Taxation System Should Not Reward Poor Farm Tenancy Practice

The Tenant Farmers Association (TFA) has written to the Chancellor of the Exchequer, ahead of the Autumn Budget, with proposals for reform of taxation to encourage longer, more sustainable Farm Business Tenancies (FBTs).

TFA Chief Executive, George Dunn, said “The Treasury has, down the years, shied away from its responsibility to consider how it can help to influence the market in agricultural tenancies, by rewarding landlords prepared to let land on a long-term basis. The current taxation system does little to encourage good practice, and rewards landlords for taking a short-term approach”.

The Government is challenging the agricultural industry to build resilience, raise productivity, manage risk and secure long-term profitability. The agricultural industry is also front and centre in raising the quality of our environment. It is assisting with the Government objective of ensuring that this generation hands the environment to the next generation in a better state. This includes the contribution of the agricultural industry towards meeting targets for reducing greenhouse gas emissions, an issue with which the industry as a whole is already achieving great outcomes.

“For the tenanted sector of agriculture, of which nearly half is now let under FBTs. It is difficult, if not impossible, to achieve both goals for sustainable businesses and the environment, when the average length of term is only four years or less, and when 85% of all new tenancies are let for no more than 5 years. There is a significant and urgent need to move these metrics to create a longer-term horizon to plan for, and deliver the objectives of sustainable development,” said Mr Dunn.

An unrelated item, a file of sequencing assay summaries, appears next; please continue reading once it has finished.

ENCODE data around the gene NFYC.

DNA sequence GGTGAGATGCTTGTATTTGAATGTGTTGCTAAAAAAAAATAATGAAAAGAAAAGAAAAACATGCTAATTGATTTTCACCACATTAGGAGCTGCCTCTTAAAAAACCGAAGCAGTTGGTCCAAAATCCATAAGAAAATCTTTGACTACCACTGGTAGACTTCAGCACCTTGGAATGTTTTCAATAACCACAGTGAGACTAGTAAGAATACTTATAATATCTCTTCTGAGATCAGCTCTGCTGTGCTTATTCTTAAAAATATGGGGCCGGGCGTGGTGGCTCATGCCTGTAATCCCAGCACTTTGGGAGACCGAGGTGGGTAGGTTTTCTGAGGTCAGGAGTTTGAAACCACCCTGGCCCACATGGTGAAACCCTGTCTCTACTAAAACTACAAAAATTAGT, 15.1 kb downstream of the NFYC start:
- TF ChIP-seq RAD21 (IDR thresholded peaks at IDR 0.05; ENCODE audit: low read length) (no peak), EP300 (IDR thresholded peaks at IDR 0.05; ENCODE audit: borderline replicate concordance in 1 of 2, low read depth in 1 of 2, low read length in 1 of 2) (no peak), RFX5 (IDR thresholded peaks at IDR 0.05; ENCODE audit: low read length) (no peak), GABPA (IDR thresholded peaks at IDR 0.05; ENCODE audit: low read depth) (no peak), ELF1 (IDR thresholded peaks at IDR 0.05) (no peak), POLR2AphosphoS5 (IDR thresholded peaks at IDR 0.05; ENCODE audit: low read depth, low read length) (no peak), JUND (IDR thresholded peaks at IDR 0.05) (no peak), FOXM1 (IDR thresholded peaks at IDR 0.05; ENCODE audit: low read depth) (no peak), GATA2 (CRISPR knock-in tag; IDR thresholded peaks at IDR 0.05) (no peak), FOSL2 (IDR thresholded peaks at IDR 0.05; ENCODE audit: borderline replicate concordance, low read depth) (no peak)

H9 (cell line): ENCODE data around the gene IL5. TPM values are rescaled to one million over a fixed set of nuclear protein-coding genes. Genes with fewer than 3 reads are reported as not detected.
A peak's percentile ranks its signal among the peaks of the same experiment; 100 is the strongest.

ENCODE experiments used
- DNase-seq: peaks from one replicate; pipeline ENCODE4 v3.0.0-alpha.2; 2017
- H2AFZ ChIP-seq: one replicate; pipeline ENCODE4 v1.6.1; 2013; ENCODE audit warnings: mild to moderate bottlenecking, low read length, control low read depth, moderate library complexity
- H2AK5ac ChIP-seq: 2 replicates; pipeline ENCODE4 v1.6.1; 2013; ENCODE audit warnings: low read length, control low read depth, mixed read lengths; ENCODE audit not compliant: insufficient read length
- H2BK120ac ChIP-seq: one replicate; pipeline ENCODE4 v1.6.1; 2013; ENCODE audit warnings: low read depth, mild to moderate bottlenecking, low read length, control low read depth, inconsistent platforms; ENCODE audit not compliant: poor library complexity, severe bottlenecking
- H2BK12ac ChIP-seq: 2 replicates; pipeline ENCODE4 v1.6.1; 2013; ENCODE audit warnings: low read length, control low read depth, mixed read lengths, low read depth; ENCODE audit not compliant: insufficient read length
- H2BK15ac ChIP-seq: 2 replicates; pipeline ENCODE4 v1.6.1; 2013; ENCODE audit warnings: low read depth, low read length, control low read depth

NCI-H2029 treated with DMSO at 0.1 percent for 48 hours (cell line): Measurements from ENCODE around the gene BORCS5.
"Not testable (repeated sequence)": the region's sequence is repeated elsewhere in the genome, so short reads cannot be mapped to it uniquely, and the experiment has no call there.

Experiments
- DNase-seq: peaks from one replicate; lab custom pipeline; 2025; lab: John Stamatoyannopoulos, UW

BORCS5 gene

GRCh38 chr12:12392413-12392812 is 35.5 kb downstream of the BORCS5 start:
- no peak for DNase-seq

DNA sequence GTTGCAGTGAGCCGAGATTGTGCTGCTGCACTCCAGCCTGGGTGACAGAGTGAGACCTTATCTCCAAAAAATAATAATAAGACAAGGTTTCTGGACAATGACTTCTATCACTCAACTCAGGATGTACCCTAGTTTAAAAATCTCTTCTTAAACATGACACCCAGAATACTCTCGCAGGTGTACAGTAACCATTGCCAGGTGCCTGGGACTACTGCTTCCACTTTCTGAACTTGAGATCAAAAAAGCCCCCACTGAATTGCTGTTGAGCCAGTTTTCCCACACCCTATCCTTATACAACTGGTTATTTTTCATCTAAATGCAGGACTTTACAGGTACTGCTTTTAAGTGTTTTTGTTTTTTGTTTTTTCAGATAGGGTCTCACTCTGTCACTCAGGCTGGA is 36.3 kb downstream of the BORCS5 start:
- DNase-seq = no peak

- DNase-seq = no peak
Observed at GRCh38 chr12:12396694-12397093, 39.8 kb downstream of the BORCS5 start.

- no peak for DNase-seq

The TFA’s proposals to encourage longer term FBTs include the following:

  • Restricting the generous, 100% Agricultural Property Relief from Inheritance Tax (currently available to all landlords regardless of the length of time for which they are prepared to let land) only to those prepared to let for 10 years or more.
  • Offering landlords prepared to let land for 10 years or more the ability to declare their income, as if it was trading income for taxation purposes.
  • Clamping down on landowners using share farming, contract farming, share partnerships and grazing licences as thin veneers of trading activity for tax advantage.
  • Reforming Stamp Duty Land Tax to end discrimination against longer tenancies.

“The Chancellor has said that he wishes to simplify the tax system. However, he must ensure to deliver a system that supports wider Government objectives for the agricultural sector including promoting longer term farm tenancies,” said Mr Dunn.

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About The Author

John Swire - Deputy editor of Agronomist and Arable Farmer as well as responsibility for the Agronomist and Arable Farmer and Farm Business websites. After 17 years milking cows on the family farm John started writing about agriculture in 1998 and has since written for a variety of publications and has developed a wide circle of contacts within the industry. When not working John is a season ticket holder at Stoke City and also of late has become a fitness freak, listing cycling, swimming and walking as his exercises of choice.